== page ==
[ml] Statistics / software question
jake at spaz.org
Fri May 11 22:30:16 PDT 2012
well i've stashed graphical plots of the bins, but I do not have stored
raw data at this time because my java program what makes these graphics
doesn't save the serial data to a file. oops.
But i will correct that asap and start providing data. in the meantime
you can look at these plots:
and you will notice that there's absolutely no data there, it's all noise.
I have determined that this is because my scintillating crystal of NaI(Tl)
is "fried" meaning the person who sold it to me was an asshole, and the
amount of blue light coming out of the crystal has nothing to do with the
energy of the original gamma. Random data.
fortunately I have other crystals (including a BGO crystal) and I will
capture more data soon, which will hopefully look more like this:
there is other data, from an older version of this detector with a
different crystal (a nasty ruined crystal but maybe not quite fried)
which you can look at here:
On Fri, 11 May 2012, Christoph Maier wrote:
> Link to the raw data, please.
> On Fri, May 11, 2012 at 8:55 PM, Wladyslaw Zbikowski
> <embeddedlinuxguy at gmail.com> wrote:
> Hi, my friend Jake has a little project for which we might be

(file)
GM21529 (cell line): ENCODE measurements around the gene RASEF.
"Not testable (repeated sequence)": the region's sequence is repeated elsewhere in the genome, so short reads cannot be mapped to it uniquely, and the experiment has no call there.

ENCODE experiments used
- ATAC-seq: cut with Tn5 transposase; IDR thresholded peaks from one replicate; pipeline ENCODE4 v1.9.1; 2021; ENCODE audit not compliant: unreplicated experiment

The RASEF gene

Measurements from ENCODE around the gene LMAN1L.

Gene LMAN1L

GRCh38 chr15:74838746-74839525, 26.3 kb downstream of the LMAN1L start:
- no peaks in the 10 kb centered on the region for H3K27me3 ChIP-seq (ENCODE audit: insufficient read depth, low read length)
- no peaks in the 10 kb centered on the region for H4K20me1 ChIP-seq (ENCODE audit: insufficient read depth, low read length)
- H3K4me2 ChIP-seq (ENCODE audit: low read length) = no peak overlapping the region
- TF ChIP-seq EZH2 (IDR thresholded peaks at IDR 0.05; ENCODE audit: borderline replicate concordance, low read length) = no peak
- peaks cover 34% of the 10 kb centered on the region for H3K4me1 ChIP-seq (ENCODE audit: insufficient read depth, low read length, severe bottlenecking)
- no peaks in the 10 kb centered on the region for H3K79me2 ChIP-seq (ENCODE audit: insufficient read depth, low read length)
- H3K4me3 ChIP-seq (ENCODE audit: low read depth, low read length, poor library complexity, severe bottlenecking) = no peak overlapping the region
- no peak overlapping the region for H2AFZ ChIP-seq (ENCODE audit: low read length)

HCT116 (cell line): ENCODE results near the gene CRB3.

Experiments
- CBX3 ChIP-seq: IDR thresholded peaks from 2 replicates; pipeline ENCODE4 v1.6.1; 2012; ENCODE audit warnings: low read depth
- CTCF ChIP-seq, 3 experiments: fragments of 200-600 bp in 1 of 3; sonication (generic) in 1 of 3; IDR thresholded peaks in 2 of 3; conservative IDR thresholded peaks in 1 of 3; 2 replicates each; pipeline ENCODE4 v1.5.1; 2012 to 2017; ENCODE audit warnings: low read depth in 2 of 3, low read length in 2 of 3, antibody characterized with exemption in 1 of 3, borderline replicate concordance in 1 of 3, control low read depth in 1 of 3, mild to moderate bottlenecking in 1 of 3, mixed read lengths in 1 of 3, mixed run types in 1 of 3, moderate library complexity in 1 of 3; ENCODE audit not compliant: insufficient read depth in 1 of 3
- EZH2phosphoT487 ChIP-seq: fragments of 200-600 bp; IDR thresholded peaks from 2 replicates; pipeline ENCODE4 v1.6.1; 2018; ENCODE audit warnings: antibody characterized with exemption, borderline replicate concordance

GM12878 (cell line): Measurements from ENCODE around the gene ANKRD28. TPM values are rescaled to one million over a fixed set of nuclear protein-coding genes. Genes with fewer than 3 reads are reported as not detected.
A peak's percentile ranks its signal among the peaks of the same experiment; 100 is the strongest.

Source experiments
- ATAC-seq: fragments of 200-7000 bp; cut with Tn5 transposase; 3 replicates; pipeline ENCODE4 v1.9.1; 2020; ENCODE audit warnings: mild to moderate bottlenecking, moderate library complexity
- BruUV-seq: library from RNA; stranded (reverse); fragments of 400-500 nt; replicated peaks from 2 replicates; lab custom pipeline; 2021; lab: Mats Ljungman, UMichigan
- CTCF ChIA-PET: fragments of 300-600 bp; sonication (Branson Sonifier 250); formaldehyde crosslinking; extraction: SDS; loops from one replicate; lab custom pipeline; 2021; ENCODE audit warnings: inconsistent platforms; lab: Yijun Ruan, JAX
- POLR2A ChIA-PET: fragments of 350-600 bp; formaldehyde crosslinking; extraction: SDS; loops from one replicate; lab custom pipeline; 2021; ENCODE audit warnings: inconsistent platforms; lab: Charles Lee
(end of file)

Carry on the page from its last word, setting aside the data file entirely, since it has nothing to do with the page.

> able to
> use some statistics expertise.
> We are taking analog readings from a device (a voltage pulse).
> voltage pulse represents the energy of a single X-ray particle
> MeV). We know what the energy signature is supposed to look like
> this particular radioactive material; i.e. there are peaks where
> certain energies are highly represented, and valleys where other
> energy levels are rare. So we would like to correlate our
> with the expected signature.
> The problems are:
> 1. A lot of noise. We have a signal:noise ratio around 1:1 or as
> as 4:1, because of background radiation and attempts at
> 2. We don't know exactly how the voltage we read maps to MeV.
> Voltage is a function of Energy, presumably linear, but we don't
> exactly the scale (how many MeV per volt).
> SO in short, we have a graph of our data, and we want to
> force-fit it
> to the graph we expect. My idea is to apply noise removal and
> getting the closest possible match. Any thoughts on this? R?
> Possible topic for a meetup? We can post the graphs and the
> if anyone is interested to see.
> Thanks in advance!
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